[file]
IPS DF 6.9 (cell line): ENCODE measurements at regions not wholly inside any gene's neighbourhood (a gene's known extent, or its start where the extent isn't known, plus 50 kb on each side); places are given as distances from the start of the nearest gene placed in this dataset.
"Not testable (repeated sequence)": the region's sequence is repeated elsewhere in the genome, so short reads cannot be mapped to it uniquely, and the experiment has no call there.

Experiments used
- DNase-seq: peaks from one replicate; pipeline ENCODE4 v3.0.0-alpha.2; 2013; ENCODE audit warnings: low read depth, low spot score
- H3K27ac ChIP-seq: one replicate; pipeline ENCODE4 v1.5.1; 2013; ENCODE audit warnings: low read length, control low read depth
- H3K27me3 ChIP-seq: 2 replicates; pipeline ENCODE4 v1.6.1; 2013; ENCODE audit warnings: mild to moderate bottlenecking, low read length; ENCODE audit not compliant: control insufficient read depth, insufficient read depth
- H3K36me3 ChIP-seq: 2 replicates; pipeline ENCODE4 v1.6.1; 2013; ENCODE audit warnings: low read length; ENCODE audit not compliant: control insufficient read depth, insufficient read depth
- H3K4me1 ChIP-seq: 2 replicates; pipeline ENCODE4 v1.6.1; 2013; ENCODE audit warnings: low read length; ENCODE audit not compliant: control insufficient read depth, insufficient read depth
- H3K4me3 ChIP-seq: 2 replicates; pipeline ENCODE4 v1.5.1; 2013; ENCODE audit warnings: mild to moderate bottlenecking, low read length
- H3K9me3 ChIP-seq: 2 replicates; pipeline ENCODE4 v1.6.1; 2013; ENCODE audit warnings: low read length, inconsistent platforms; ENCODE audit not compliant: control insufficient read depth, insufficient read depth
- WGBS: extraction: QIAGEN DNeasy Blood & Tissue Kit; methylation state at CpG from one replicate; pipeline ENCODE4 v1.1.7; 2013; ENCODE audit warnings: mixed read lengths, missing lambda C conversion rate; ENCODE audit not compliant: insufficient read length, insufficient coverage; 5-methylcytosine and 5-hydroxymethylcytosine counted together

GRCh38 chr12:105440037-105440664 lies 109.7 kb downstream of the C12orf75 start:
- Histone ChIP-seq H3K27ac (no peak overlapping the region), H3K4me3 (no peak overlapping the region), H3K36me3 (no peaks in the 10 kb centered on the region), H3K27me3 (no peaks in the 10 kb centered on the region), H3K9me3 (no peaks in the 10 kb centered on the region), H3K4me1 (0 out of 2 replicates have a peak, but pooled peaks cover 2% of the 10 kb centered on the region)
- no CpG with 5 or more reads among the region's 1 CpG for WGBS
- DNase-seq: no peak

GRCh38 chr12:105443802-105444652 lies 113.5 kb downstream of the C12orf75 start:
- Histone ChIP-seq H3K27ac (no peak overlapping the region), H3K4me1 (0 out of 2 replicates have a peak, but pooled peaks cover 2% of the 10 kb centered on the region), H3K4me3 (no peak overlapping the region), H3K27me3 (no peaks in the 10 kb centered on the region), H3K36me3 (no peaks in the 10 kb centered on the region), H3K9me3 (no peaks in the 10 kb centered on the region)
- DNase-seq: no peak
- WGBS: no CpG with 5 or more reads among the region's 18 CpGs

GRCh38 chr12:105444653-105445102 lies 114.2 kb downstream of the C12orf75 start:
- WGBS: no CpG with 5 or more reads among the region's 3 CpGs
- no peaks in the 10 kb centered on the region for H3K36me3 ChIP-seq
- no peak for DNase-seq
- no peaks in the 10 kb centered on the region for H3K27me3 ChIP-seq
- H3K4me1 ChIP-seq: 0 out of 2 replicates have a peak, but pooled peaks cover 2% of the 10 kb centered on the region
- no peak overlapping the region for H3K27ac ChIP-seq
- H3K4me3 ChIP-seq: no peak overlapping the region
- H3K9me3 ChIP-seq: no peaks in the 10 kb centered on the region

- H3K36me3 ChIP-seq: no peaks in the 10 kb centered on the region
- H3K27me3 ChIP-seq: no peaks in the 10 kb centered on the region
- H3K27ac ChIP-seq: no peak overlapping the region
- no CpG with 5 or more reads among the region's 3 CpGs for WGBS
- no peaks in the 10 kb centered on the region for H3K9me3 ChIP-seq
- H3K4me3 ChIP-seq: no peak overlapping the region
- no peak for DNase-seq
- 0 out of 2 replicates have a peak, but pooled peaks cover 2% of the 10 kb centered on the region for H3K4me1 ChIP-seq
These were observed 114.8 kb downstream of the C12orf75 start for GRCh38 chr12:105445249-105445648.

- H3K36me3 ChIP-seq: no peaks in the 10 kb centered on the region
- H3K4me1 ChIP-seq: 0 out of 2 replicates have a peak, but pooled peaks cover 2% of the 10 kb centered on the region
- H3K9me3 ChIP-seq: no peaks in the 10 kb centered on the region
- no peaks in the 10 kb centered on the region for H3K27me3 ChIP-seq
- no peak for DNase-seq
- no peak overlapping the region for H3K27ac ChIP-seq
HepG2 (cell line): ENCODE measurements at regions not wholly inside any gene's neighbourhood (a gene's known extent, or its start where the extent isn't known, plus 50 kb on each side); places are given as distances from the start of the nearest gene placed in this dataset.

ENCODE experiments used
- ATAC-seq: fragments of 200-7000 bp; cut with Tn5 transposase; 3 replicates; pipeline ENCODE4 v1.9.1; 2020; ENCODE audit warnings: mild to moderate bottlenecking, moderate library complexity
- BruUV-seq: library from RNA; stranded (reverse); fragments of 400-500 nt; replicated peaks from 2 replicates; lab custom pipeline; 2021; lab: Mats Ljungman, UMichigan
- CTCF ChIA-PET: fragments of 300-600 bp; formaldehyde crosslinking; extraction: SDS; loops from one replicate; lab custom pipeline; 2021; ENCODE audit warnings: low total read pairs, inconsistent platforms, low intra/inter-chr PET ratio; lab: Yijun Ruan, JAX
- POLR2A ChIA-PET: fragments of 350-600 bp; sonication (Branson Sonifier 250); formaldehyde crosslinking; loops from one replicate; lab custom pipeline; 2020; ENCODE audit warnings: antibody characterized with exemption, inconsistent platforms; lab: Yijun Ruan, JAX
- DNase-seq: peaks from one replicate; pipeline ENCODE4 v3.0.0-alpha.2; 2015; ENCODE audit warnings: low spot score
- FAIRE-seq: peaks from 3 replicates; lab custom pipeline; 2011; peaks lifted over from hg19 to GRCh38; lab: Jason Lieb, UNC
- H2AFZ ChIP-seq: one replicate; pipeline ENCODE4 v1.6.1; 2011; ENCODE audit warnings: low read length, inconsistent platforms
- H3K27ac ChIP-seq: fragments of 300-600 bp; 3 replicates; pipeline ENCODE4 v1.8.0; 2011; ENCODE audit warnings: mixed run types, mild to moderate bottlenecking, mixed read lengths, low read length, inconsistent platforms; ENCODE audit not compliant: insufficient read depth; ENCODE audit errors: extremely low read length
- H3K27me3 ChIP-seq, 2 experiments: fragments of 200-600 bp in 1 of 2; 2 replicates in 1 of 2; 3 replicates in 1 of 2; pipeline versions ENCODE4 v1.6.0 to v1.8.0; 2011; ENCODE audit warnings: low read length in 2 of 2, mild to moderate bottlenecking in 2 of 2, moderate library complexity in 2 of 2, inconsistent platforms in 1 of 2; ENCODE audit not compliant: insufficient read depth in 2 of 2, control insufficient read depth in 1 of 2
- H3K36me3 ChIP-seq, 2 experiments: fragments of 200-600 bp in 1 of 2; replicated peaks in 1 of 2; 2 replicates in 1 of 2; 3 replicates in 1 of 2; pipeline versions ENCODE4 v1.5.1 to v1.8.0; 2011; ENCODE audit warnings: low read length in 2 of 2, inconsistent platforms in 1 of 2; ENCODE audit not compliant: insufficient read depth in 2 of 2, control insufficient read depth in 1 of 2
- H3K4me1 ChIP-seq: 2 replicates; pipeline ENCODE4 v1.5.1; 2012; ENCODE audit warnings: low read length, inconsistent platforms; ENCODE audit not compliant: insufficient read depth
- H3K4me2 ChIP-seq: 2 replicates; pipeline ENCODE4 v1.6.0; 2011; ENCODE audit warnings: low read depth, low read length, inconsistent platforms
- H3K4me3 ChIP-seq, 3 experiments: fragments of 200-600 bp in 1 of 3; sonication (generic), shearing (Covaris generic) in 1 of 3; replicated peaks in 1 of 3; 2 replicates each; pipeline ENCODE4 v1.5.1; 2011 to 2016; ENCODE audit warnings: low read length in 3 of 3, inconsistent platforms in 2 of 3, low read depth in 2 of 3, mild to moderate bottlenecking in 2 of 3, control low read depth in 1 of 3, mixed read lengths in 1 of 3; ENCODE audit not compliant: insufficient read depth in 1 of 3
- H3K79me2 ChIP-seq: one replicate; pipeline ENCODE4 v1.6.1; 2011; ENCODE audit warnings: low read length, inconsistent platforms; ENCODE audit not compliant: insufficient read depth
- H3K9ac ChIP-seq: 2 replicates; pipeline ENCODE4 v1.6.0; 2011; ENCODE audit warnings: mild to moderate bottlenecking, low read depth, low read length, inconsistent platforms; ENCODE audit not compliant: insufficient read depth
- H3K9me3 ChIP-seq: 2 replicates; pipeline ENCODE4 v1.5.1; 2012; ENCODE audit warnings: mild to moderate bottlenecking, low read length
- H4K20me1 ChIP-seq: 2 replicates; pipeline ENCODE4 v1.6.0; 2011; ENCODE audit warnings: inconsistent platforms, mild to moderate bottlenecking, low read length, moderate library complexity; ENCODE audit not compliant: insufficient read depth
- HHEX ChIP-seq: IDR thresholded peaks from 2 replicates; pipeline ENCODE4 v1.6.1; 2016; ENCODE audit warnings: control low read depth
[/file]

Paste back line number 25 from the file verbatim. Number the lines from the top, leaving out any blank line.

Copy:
- H3K4me1 ChIP-seq: 0 out of 2 replicates have a peak, but pooled peaks cover 2% of the 10 kb centered on the region